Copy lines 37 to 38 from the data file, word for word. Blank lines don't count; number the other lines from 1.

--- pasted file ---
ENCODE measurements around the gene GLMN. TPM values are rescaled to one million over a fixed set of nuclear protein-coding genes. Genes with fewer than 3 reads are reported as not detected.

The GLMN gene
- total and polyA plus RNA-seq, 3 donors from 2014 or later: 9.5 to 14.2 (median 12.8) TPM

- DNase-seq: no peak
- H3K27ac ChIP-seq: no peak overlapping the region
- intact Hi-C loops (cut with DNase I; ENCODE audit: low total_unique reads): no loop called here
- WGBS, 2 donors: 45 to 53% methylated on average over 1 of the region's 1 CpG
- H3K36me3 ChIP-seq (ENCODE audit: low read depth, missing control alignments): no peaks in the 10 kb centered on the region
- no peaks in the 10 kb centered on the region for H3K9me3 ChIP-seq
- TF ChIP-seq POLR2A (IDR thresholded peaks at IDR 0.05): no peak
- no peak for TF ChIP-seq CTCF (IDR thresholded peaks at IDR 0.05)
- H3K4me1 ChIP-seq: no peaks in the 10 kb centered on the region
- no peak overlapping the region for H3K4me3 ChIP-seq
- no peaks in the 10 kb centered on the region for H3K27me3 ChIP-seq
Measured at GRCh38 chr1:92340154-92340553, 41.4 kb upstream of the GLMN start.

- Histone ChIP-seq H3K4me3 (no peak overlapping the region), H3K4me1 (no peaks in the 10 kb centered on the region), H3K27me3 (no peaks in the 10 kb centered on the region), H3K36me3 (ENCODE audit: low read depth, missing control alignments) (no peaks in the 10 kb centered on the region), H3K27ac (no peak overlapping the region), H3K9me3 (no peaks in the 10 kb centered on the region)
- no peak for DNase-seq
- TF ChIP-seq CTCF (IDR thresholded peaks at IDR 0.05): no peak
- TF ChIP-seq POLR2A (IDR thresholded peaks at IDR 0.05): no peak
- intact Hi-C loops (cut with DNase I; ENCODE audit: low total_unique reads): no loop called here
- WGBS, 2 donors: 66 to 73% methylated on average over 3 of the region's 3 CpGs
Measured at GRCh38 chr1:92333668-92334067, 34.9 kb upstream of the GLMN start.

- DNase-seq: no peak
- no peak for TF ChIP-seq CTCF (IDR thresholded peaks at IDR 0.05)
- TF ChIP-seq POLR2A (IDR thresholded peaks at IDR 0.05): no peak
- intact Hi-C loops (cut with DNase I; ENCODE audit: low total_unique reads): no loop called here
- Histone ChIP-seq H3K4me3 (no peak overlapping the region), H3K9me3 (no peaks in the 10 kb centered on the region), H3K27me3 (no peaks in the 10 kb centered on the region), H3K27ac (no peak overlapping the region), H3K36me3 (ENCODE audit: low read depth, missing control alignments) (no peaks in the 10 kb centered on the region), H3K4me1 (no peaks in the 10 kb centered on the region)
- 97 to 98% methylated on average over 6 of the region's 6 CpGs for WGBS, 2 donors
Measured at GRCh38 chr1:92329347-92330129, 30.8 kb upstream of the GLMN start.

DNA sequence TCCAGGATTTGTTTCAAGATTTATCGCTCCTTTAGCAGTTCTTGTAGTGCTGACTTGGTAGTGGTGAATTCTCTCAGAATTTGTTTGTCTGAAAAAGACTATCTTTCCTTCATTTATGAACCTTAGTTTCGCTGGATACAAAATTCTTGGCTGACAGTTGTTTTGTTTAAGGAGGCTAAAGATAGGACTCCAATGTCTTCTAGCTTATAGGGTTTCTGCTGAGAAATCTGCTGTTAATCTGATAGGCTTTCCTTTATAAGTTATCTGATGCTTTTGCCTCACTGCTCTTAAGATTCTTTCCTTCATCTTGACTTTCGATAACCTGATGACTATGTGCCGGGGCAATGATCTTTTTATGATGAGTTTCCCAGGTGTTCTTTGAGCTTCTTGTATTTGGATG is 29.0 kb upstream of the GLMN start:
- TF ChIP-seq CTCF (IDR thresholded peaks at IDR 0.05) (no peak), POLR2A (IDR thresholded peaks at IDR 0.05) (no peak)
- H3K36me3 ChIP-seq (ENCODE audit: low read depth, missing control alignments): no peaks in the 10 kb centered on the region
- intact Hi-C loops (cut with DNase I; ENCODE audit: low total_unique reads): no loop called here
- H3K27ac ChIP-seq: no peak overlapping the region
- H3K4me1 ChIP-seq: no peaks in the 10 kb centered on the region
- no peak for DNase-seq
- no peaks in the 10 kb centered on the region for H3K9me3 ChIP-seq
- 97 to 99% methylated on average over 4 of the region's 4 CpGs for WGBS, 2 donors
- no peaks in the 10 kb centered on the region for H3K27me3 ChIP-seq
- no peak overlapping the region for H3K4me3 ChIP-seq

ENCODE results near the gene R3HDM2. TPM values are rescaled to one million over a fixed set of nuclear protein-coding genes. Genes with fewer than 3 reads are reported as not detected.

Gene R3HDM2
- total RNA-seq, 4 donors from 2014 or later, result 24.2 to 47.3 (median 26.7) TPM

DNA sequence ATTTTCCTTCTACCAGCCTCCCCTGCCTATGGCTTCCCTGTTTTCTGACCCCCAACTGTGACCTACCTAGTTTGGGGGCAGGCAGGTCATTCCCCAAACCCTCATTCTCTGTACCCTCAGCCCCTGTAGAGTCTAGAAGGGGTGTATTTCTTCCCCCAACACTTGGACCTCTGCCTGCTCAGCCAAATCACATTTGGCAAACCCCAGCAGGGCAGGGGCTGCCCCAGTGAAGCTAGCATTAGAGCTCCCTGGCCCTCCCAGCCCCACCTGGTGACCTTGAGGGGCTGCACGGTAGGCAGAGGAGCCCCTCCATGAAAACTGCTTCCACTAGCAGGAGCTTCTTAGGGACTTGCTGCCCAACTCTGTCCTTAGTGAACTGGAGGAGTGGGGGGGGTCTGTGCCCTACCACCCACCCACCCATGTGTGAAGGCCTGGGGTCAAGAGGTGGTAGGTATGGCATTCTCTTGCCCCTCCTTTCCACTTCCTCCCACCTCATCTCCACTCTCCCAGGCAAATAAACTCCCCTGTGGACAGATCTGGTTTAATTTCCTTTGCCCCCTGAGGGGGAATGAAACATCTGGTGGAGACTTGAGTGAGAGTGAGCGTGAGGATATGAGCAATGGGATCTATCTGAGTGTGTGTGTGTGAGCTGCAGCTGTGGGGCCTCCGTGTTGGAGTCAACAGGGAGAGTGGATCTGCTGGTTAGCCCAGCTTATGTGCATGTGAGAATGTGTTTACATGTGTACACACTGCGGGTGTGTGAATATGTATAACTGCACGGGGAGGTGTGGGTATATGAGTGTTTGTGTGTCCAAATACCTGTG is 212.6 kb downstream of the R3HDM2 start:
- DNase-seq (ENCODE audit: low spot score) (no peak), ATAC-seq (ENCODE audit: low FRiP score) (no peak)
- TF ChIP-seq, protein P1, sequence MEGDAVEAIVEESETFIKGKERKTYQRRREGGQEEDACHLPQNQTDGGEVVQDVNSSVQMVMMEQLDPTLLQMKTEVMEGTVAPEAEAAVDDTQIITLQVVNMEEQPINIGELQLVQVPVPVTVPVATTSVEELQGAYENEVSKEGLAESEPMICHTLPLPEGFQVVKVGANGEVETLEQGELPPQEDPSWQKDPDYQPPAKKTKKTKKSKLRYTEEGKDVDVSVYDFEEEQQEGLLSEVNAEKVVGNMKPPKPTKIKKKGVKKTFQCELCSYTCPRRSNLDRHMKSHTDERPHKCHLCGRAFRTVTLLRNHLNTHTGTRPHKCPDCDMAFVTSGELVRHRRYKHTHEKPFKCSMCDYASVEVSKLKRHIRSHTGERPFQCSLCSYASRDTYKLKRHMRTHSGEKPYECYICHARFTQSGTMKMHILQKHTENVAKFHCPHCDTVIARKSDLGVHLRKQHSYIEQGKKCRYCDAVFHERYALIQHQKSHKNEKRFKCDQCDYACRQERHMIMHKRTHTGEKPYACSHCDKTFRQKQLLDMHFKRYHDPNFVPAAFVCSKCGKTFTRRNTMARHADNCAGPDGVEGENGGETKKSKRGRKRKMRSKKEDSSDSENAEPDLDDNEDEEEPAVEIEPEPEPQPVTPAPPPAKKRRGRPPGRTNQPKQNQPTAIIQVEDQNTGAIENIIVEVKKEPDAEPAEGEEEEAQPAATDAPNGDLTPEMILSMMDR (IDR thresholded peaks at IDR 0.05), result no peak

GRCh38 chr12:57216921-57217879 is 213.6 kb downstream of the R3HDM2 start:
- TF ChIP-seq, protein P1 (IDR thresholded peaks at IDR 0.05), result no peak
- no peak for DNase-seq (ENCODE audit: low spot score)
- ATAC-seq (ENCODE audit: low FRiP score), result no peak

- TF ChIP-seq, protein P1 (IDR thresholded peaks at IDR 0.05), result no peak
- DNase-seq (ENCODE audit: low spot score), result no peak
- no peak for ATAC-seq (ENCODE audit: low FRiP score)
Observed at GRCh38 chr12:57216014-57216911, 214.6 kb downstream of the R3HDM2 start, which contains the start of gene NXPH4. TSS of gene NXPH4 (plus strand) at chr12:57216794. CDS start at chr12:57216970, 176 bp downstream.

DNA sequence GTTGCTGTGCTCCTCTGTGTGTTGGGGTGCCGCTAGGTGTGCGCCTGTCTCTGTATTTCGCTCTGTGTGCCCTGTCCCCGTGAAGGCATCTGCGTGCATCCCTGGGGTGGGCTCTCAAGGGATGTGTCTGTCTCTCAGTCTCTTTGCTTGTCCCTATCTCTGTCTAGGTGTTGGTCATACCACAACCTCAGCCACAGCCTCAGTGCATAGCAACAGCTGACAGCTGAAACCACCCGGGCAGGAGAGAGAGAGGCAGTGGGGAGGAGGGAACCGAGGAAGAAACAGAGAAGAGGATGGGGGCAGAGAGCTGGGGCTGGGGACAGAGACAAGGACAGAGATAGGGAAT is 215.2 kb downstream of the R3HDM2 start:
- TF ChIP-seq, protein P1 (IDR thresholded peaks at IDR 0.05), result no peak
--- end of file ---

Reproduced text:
- no peaks in the 10 kb centered on the region for H3K9me3 ChIP-seq
- 97 to 99% methylated on average over 4 of the region's 4 CpGs for WGBS, 2 donors